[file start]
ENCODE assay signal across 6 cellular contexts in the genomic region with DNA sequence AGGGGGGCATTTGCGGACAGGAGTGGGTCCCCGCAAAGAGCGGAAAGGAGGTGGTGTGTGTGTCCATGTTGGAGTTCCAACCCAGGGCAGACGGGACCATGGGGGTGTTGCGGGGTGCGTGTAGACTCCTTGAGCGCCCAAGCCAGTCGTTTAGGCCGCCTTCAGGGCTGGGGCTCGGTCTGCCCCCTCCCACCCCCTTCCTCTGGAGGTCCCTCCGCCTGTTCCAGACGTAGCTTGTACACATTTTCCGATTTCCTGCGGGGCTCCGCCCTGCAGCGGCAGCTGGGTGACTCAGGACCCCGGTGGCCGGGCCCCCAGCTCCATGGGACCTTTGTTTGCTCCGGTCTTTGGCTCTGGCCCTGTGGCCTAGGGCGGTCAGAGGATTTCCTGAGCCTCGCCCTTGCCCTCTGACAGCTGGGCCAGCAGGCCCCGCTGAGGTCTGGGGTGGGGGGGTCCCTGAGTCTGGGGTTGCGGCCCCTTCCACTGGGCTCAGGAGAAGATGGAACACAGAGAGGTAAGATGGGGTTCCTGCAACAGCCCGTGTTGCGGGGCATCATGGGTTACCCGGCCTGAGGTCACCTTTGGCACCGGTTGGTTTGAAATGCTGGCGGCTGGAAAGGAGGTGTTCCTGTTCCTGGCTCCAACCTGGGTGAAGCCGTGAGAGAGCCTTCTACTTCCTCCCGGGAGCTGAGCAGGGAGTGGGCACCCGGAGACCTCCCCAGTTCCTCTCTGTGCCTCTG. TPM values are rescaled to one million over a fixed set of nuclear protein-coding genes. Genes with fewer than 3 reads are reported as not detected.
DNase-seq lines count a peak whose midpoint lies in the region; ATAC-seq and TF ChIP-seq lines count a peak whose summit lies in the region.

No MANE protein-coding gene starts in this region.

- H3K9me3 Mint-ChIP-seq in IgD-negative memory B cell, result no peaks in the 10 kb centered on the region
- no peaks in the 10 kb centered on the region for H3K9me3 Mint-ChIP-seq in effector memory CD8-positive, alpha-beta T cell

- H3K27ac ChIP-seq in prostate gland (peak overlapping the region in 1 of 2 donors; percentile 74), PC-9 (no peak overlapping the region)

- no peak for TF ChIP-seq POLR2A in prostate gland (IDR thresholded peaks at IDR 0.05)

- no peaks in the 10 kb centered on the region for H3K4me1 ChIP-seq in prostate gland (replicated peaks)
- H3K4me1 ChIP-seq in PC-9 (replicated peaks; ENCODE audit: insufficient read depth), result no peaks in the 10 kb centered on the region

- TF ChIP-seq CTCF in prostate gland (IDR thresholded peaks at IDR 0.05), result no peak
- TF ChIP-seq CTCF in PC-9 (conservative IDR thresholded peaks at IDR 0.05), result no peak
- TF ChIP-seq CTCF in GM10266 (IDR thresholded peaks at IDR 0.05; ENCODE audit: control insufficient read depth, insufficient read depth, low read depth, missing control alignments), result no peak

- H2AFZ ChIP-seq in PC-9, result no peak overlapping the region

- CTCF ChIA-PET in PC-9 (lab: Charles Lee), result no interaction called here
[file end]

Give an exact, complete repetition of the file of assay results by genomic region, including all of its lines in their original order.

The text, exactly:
ENCODE assay signal across 6 cellular contexts in the genomic region with DNA sequence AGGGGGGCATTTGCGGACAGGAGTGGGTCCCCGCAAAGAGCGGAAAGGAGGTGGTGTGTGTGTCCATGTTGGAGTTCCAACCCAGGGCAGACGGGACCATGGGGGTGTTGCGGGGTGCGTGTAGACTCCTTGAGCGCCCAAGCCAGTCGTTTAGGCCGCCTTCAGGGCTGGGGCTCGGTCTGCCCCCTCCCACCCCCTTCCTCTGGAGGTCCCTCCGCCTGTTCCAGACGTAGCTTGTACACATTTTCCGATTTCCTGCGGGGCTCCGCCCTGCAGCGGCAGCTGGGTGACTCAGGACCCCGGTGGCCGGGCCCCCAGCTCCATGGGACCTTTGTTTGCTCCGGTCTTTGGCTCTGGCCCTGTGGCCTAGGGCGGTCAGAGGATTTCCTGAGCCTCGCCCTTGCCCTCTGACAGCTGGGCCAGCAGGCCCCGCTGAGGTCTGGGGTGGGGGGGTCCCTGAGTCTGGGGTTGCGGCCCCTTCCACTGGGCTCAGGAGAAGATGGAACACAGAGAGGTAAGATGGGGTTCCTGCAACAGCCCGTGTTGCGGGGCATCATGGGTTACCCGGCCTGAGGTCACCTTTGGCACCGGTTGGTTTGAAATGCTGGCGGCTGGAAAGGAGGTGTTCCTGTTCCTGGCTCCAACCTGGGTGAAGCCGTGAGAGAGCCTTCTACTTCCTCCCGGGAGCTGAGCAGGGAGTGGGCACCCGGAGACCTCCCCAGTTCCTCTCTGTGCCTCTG. TPM values are rescaled to one million over a fixed set of nuclear protein-coding genes. Genes with fewer than 3 reads are reported as not detected.
DNase-seq lines count a peak whose midpoint lies in the region; ATAC-seq and TF ChIP-seq lines count a peak whose summit lies in the region.

No MANE protein-coding gene starts in this region.

- H3K9me3 Mint-ChIP-seq in IgD-negative memory B cell, result no peaks in the 10 kb centered on the region
- no peaks in the 10 kb centered on the region for H3K9me3 Mint-ChIP-seq in effector memory CD8-positive, alpha-beta T cell

- H3K27ac ChIP-seq in prostate gland (peak overlapping the region in 1 of 2 donors; percentile 74), PC-9 (no peak overlapping the region)

- no peak for TF ChIP-seq POLR2A in prostate gland (IDR thresholded peaks at IDR 0.05)

- no peaks in the 10 kb centered on the region for H3K4me1 ChIP-seq in prostate gland (replicated peaks)
- H3K4me1 ChIP-seq in PC-9 (replicated peaks; ENCODE audit: insufficient read depth), result no peaks in the 10 kb centered on the region

- TF ChIP-seq CTCF in prostate gland (IDR thresholded peaks at IDR 0.05), result no peak
- TF ChIP-seq CTCF in PC-9 (conservative IDR thresholded peaks at IDR 0.05), result no peak
- TF ChIP-seq CTCF in GM10266 (IDR thresholded peaks at IDR 0.05; ENCODE audit: control insufficient read depth, insufficient read depth, low read depth, missing control alignments), result no peak

- H2AFZ ChIP-seq in PC-9, result no peak overlapping the region

- CTCF ChIA-PET in PC-9 (lab: Charles Lee), result no interaction called here